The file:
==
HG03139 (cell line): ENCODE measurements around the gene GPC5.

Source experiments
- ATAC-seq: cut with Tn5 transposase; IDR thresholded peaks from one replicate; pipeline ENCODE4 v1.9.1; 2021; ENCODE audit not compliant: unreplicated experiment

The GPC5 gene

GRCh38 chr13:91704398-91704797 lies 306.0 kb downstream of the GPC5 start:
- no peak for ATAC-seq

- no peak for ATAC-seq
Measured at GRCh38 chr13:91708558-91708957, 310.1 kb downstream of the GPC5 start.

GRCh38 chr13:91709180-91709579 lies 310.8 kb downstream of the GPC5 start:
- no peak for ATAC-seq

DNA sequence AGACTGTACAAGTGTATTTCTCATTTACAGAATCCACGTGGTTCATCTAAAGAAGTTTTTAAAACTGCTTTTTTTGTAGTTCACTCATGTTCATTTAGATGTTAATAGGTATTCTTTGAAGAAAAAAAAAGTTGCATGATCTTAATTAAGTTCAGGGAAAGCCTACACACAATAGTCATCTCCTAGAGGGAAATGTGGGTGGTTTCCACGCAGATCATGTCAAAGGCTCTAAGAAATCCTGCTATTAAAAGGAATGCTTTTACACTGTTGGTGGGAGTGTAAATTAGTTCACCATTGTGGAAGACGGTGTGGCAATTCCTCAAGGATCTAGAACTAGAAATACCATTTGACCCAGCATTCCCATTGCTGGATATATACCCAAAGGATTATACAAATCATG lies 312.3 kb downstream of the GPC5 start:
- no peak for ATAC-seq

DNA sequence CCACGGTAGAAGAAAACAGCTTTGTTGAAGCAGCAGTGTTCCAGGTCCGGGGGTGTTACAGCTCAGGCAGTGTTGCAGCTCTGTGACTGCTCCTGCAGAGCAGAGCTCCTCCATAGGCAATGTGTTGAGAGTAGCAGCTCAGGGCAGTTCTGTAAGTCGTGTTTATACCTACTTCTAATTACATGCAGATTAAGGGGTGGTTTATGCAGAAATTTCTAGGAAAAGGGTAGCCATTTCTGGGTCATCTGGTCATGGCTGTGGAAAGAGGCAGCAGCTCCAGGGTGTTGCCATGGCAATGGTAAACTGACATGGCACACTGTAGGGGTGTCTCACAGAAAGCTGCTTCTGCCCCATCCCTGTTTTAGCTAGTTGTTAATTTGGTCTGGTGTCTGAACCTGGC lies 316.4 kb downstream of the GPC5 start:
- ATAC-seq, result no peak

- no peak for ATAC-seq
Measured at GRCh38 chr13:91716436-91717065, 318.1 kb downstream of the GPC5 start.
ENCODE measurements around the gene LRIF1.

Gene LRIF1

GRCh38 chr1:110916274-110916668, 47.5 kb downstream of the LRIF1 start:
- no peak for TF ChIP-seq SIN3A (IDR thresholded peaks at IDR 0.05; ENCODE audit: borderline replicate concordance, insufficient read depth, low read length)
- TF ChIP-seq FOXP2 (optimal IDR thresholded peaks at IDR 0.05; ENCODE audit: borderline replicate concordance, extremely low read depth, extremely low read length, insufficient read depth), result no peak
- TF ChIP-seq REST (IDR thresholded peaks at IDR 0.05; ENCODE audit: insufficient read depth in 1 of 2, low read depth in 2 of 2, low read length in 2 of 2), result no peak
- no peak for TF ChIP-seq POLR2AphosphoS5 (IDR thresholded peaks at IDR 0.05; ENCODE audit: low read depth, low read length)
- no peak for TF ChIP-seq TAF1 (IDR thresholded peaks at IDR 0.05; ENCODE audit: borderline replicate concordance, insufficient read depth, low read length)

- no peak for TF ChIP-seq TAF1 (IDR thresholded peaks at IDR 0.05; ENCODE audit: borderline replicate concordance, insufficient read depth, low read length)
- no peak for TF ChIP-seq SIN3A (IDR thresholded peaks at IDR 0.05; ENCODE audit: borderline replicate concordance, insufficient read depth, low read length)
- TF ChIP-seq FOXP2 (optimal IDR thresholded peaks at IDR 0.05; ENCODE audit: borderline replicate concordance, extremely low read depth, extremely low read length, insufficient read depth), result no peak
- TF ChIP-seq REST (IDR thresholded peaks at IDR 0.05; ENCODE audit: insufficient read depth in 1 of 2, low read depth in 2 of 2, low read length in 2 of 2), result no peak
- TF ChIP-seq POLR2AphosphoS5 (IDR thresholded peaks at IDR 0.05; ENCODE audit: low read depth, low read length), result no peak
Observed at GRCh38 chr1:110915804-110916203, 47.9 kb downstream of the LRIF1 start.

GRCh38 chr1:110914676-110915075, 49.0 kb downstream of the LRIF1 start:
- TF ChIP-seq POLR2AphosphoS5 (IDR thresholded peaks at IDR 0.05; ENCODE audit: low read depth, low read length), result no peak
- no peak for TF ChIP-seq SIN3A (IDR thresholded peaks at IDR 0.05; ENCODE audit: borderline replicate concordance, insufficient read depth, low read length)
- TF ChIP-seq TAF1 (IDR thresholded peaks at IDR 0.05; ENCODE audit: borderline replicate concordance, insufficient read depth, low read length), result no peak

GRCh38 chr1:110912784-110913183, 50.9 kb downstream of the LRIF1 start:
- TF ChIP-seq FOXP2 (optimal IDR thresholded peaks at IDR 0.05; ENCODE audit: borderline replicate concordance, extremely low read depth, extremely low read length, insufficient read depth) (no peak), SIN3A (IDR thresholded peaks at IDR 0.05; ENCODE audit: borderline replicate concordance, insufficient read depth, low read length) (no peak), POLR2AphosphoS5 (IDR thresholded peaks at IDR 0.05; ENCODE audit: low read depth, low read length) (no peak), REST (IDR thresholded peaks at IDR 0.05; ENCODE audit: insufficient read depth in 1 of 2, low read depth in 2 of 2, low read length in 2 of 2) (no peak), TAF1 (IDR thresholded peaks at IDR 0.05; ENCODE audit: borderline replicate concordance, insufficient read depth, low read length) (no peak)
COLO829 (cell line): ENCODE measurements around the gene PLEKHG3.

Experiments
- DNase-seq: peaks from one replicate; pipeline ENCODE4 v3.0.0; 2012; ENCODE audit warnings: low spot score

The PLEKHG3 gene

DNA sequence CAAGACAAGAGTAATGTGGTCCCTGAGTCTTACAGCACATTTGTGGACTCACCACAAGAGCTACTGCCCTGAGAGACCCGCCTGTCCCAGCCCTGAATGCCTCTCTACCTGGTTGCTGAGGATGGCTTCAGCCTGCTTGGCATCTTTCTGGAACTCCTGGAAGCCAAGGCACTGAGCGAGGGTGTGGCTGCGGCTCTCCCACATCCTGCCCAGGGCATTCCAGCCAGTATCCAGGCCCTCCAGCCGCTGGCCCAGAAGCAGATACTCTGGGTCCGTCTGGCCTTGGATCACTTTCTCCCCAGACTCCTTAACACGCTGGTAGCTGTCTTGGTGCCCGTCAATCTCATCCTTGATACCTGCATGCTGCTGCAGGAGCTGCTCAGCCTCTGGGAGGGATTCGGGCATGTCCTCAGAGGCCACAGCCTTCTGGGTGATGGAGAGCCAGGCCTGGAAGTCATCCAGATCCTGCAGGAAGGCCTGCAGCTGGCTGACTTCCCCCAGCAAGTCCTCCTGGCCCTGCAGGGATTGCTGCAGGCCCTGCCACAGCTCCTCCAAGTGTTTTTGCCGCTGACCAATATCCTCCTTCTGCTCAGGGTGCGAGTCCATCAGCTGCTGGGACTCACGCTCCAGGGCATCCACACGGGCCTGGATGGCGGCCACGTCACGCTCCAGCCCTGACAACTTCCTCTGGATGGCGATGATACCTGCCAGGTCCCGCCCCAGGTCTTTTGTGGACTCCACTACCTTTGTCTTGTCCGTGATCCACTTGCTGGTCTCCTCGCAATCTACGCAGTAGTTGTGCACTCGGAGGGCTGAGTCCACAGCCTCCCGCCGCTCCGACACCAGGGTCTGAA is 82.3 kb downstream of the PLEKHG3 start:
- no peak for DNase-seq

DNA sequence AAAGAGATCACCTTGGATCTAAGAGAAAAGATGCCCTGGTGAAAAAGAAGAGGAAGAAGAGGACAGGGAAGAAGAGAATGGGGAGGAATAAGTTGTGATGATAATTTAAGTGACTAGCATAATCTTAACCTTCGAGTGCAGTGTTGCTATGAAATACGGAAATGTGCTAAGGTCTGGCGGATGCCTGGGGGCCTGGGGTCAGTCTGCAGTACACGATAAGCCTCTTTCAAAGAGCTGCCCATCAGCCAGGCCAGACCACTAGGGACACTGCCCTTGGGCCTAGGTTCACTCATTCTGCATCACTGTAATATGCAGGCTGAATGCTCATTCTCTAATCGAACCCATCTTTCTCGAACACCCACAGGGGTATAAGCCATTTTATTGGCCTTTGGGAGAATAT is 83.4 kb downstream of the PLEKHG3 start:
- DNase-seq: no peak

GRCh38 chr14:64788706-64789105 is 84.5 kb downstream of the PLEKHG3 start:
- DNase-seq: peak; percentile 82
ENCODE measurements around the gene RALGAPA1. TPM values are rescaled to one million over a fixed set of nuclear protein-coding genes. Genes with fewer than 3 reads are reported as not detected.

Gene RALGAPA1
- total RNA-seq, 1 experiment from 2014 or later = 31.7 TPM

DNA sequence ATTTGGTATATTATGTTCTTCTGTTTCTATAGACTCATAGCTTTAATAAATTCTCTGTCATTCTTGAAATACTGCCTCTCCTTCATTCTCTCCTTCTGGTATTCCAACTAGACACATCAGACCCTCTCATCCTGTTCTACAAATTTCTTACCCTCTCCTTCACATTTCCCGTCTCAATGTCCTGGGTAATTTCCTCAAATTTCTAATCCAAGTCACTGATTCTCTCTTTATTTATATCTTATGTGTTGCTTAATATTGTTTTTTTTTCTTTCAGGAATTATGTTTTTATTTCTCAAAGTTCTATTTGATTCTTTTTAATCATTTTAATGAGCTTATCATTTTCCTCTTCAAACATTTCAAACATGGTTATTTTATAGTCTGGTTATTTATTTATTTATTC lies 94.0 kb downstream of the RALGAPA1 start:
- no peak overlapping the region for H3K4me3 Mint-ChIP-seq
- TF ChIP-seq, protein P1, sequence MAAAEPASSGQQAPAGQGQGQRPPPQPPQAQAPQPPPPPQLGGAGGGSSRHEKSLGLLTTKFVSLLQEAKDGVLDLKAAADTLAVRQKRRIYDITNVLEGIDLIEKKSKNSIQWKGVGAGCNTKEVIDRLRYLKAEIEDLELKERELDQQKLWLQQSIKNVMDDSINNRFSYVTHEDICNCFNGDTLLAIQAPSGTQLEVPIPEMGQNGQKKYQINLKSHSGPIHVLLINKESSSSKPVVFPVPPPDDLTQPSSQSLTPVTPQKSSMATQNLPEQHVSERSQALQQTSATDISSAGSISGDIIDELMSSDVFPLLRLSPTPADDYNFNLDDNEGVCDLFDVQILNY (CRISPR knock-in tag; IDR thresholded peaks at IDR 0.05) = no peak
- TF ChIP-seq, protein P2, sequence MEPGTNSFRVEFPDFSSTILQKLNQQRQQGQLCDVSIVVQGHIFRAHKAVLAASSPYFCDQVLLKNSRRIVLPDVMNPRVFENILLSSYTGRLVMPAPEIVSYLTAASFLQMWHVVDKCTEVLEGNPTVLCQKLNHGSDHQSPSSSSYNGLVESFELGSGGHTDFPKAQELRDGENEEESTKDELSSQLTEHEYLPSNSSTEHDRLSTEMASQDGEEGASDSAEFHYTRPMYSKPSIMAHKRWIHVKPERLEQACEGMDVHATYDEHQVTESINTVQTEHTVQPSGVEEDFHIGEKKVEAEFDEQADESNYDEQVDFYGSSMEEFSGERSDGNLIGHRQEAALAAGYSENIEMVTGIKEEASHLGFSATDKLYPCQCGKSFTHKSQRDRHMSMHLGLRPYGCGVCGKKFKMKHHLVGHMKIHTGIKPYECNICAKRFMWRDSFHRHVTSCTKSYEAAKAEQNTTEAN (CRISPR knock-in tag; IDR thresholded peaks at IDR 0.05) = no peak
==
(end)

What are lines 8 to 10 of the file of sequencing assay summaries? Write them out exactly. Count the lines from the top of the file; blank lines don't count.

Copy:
Measured at GRCh38 chr13:91708558-91708957, 310.1 kb downstream of the GPC5 start.

GRCh38 chr13:91709180-91709579 lies 310.8 kb downstream of the GPC5 start:
- no peak for ATAC-seq